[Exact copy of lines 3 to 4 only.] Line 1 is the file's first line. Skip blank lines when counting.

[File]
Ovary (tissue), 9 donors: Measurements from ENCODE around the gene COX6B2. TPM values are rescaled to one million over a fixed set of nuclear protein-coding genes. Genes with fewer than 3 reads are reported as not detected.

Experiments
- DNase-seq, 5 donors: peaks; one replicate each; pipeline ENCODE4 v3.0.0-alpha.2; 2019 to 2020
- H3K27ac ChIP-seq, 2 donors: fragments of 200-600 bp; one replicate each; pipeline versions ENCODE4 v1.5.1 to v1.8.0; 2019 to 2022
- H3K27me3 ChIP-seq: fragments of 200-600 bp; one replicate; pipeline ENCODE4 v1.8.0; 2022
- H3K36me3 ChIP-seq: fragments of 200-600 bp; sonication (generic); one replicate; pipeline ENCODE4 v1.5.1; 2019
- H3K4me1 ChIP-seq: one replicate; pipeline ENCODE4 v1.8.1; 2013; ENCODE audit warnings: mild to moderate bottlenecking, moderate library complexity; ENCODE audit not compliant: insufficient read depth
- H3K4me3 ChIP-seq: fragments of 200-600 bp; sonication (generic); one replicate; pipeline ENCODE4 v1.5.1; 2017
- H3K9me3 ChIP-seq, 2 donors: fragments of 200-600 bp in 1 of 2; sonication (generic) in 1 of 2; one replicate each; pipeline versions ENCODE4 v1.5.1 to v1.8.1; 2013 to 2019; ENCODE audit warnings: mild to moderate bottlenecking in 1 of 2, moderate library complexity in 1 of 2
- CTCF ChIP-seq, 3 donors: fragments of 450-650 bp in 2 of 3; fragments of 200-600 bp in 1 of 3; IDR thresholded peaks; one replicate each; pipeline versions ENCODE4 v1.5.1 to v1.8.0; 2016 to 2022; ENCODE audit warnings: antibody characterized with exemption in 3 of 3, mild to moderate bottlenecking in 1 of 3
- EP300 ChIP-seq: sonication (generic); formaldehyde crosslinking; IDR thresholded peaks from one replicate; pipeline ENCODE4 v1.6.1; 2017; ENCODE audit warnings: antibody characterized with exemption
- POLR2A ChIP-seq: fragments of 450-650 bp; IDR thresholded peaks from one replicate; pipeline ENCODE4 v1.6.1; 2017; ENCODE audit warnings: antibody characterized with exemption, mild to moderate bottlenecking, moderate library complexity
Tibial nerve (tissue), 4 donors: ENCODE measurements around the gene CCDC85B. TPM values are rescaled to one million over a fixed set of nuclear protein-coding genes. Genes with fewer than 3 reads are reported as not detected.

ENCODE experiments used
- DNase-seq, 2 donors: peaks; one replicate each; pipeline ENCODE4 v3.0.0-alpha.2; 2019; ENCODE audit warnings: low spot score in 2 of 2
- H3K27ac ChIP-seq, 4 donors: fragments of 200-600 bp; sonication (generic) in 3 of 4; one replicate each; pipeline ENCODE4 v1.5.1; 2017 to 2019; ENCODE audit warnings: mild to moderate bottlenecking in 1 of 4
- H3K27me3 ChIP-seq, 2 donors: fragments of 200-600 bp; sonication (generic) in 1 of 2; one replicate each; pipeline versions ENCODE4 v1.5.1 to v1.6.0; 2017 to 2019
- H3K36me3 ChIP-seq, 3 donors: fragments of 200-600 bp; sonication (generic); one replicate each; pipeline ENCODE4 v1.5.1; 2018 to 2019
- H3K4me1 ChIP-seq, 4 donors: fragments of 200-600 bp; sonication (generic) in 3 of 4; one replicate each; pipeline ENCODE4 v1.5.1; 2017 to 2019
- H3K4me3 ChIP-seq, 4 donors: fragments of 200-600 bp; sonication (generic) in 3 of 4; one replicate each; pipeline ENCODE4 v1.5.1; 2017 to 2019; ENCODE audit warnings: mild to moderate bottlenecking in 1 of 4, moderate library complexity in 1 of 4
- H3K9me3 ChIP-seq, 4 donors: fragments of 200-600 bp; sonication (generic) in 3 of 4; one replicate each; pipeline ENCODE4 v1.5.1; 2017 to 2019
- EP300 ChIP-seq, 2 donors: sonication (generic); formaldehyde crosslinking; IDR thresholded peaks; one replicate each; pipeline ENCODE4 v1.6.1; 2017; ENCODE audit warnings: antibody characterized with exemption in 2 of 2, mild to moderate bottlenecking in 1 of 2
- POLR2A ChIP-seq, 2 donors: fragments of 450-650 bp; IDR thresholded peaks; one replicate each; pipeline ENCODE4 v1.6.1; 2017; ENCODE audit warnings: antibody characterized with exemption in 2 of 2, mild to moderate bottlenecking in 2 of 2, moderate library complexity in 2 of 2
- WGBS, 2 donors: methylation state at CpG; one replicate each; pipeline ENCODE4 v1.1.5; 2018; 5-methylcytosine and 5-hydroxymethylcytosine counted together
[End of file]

- DNase-seq, 5 donors: peaks; one replicate each; pipeline ENCODE4 v3.0.0-alpha.2; 2019 to 2020
- H3K27ac ChIP-seq, 2 donors: fragments of 200-600 bp; one replicate each; pipeline versions ENCODE4 v1.5.1 to v1.8.0; 2019 to 2022